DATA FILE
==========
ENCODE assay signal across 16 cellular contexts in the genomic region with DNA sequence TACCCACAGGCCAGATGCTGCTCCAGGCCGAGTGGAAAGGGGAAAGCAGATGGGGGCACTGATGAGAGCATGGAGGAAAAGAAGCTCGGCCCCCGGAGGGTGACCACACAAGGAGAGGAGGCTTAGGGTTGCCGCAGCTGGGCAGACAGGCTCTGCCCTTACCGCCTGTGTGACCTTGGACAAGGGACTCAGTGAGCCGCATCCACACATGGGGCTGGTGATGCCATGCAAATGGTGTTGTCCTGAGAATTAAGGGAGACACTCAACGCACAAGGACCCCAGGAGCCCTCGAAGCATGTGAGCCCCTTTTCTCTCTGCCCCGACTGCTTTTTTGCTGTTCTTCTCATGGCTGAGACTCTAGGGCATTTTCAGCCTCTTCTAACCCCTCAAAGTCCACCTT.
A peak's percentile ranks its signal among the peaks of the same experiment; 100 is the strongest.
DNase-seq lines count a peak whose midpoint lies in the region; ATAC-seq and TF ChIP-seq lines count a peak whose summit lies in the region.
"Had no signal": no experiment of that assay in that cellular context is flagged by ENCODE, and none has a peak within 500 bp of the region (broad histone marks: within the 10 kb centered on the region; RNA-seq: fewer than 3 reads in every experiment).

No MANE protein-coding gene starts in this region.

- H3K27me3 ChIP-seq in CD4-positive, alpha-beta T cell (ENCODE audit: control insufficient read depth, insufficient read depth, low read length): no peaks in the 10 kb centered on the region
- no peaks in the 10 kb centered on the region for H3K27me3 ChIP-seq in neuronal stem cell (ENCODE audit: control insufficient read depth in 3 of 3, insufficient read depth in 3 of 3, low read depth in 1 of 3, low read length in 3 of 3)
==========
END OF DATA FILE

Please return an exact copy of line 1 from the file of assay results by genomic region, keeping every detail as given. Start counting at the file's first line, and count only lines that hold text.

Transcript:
ENCODE assay signal across 16 cellular contexts in the genomic region with DNA sequence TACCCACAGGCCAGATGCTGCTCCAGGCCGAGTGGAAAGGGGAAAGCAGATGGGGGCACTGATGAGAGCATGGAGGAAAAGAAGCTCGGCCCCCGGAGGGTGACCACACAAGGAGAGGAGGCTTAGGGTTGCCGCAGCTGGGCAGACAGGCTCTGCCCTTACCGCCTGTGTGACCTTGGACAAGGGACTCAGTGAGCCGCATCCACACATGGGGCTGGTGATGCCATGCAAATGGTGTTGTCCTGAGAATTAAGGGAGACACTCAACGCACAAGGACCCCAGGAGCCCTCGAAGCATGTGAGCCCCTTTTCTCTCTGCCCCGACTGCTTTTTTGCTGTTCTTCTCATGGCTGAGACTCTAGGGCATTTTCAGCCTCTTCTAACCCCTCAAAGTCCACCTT.